Mold plays a small part in our daily lives and environment, but its elevated presence or growth indoors raises health concerns for many people—the allergic and non-allergic, the elderly, the young, some women, and the predisposed.
Coughing, sneezing, congestion, a sore throat, and other respiratory conditions—as severe as asthma—can be caused or exacerbated by mold.
Mold removal or mold remediation are usually the solution to this, but medical attention may also be needed—not as a replacement for mold removal, but in addition to it.
Treat your body but not the building and your cough will probably return. Treat the building alone, and you may have lingering symptoms. It’s different for everybody, but those rules hold generally true.
“Mold can cause many health effects. For some people, mold can cause a stuffy nose, sore throat, coughing or wheezing, burning eyes, or skin rash.”U.S. Centers for Disease Control, “Mold,” November 14, 2022
If you find yourself only coughing at home or at the office, or only coughing in a particular room within your home, that may be a sign that mold and mycotoxins are concentrated in that space, above levels that are tolerable for you. Perhaps the air flow and circulation are poor, or an actual mold source exists in that room or building alone, such as behind a wall.
Questions to ask yourself
Answering these questions can help you narrow down whether mold might be contributing to your cough, sneeze, stuffy nose, or other respiratory condition.
- Do you find yourself coughing only or mostly in one location, such as at work or home?
- Do you only cough in a particular room at home, such as your bedroom, or living room?
- Is the room that causes you to cough next to a bathroom, water closet, or water pipes that may be slowly leaking?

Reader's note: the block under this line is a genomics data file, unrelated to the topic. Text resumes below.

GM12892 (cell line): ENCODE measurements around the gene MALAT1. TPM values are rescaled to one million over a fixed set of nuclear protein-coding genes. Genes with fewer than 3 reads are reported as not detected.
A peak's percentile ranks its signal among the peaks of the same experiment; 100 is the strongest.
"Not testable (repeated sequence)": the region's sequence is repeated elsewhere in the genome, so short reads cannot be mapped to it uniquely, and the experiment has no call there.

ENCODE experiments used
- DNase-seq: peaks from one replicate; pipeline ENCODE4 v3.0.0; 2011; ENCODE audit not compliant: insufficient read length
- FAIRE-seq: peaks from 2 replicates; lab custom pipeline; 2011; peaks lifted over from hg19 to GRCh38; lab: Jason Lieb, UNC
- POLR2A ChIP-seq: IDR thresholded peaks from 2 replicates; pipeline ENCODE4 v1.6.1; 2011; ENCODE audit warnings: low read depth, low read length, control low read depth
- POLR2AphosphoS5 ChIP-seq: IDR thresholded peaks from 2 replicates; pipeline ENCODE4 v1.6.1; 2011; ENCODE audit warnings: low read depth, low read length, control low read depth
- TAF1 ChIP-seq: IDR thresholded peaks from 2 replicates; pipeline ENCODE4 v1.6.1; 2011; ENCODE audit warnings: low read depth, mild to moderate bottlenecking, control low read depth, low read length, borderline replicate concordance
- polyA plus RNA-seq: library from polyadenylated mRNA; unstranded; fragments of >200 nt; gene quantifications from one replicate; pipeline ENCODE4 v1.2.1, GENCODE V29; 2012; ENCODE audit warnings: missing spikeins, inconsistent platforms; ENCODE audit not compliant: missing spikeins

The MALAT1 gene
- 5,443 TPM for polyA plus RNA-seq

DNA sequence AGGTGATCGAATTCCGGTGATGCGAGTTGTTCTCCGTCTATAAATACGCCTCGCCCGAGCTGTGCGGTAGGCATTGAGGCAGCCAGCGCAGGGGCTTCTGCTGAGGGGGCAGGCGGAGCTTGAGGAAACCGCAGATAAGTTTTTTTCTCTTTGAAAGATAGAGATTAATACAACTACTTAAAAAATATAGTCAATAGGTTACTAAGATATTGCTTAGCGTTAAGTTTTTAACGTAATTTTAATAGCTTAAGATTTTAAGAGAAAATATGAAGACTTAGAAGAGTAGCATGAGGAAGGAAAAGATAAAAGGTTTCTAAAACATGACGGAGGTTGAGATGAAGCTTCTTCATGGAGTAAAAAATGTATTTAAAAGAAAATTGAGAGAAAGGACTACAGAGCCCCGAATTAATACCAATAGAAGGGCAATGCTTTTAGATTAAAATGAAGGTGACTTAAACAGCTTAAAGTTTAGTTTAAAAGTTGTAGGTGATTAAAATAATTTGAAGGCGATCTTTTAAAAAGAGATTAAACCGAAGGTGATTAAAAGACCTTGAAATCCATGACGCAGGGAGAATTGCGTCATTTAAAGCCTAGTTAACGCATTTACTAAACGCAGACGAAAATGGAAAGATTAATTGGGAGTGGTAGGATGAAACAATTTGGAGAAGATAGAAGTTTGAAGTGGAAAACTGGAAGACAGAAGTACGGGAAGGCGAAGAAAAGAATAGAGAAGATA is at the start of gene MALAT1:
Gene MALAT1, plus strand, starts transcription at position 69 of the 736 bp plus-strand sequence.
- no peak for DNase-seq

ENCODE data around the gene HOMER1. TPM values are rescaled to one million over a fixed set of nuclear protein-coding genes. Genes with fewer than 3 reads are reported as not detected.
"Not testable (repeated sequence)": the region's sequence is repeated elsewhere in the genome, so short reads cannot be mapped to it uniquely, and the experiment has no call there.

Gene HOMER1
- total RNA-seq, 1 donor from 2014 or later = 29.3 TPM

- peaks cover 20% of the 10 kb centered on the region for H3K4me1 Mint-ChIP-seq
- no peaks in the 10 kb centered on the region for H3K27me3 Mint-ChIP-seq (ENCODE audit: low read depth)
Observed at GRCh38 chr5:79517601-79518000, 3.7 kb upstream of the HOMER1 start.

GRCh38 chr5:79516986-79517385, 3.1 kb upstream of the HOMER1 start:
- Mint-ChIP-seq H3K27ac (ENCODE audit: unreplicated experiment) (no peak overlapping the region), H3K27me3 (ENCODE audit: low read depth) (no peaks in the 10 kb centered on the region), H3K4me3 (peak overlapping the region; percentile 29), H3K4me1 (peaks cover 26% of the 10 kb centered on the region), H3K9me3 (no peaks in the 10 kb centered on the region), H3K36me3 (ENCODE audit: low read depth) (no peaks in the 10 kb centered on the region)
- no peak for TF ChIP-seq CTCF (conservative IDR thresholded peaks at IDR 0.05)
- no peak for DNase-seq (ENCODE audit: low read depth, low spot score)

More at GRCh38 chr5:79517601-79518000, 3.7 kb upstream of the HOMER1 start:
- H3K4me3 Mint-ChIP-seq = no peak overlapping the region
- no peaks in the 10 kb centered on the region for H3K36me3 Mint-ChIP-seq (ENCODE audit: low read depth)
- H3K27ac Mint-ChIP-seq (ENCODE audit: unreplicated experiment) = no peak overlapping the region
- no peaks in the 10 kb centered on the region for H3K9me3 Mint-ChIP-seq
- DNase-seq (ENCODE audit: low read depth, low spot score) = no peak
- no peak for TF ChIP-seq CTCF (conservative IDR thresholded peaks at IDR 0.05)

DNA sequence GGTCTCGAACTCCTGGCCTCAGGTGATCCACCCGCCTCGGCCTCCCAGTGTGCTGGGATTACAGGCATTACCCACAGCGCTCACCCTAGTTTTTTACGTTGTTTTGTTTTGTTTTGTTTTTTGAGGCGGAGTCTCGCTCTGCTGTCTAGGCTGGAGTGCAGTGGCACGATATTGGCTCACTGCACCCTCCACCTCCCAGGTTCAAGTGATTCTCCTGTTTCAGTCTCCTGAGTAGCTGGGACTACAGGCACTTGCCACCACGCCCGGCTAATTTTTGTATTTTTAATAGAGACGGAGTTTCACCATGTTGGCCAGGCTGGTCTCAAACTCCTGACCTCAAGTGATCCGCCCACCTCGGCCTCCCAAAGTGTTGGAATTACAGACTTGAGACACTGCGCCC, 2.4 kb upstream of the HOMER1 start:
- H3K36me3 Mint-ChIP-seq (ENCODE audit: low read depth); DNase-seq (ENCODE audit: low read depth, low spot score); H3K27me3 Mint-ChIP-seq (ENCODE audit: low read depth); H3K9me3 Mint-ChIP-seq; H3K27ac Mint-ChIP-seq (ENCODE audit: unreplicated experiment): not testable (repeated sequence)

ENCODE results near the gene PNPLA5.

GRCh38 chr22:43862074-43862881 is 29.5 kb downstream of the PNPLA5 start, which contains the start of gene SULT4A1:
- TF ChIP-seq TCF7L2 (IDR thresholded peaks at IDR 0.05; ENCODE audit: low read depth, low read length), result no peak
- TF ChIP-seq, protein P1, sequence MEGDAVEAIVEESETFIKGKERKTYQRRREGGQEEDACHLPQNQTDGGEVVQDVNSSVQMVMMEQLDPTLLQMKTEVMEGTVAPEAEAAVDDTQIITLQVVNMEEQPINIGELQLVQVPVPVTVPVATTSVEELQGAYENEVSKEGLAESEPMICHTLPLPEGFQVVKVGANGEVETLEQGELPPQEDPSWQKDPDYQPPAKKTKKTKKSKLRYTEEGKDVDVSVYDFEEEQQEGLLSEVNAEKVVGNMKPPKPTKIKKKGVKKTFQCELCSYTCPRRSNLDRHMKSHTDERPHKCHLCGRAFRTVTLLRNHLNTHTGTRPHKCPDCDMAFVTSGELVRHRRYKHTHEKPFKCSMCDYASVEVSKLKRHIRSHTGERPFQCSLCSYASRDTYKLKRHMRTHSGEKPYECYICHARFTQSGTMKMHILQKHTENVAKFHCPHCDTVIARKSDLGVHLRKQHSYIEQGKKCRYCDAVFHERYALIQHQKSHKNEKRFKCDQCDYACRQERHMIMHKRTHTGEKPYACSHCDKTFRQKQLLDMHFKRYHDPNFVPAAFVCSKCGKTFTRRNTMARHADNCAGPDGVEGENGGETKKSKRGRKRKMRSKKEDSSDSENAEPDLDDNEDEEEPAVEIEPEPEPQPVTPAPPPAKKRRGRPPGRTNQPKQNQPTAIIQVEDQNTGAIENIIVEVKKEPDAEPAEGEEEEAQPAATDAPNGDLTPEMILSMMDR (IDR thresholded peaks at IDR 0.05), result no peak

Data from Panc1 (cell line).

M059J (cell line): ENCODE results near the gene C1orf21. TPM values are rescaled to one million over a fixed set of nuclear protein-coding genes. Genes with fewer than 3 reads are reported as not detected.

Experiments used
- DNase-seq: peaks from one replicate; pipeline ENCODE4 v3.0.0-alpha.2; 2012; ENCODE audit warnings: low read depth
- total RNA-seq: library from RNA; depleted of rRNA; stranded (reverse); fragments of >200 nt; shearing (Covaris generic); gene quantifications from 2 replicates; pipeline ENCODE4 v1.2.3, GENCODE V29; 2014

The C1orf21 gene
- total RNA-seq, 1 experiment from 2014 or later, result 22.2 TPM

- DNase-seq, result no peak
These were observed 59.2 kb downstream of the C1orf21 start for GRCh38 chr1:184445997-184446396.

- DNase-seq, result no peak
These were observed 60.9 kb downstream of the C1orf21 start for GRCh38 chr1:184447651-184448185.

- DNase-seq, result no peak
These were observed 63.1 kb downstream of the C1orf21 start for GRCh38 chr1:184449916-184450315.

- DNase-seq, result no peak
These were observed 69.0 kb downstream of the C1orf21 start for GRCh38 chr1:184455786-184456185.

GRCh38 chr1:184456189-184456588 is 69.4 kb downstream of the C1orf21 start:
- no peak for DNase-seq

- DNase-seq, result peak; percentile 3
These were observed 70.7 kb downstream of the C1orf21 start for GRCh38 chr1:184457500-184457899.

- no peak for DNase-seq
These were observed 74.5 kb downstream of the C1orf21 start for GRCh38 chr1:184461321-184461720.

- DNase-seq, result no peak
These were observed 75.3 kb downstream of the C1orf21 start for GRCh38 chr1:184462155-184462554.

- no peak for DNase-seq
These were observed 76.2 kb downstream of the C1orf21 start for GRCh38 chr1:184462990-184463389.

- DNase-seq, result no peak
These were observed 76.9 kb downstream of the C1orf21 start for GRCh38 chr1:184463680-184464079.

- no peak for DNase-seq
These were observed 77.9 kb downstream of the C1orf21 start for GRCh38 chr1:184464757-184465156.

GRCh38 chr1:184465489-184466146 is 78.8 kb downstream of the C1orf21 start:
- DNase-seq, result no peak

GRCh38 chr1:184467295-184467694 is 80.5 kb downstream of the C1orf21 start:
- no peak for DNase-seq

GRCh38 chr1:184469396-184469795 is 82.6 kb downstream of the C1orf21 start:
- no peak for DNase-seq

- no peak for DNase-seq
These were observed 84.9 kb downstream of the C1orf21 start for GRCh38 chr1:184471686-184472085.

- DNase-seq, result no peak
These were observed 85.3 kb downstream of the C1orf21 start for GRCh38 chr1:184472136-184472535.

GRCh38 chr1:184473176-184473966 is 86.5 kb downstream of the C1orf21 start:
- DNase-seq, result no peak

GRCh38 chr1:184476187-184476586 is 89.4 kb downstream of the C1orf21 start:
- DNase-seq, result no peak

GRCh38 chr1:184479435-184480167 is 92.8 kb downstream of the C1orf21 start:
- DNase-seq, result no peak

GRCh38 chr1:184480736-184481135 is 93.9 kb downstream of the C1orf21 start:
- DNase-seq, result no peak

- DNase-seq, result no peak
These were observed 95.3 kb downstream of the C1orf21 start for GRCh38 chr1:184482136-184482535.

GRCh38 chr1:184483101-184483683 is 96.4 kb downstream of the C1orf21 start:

- Is the room or building you cough in marked by water damage, water stains on walls or ceilings, or extreme dampness?
- Did your cough begin after a flood, leak, or storm that caused water damage or water intrusion?
- Did you move furniture, replace carpeting, open a wall for some reason? (That can cause trapped mold spores and mycotoxins to flare up.)
- These are all potential indicators that mold could be contributing to a cough.
- Mold can also cause a more persistent cough, regardless of what room or building you’re in.
- Consult a medical doctor.
- If you’re unsure whether your doctor would know whether mold is contributing to your condition or not, we suggest reading the work of Dr. Jill Crista (specifically, Break the Mold), or other books on the subject, or simply following them on social media for their insights.
- A free resource that’ll better guide you is episode one of this podcast.
- We appreciate these authors, experts, and doctors, but we are not affiliated with or compensated by them.
Mold exposure can lead to a variety of respiratory symptoms, including coughing, wheezing, and even more severe conditions like asthma or bronchitis.
Mold affects the respiratory system
Exposure to mold spores can irritate the respiratory system, leading to symptoms like coughing, wheezing, and shortness of breath.
This occurs due to breathing in microscopic mold spores in high enough concentrations—which can be very different from person to person.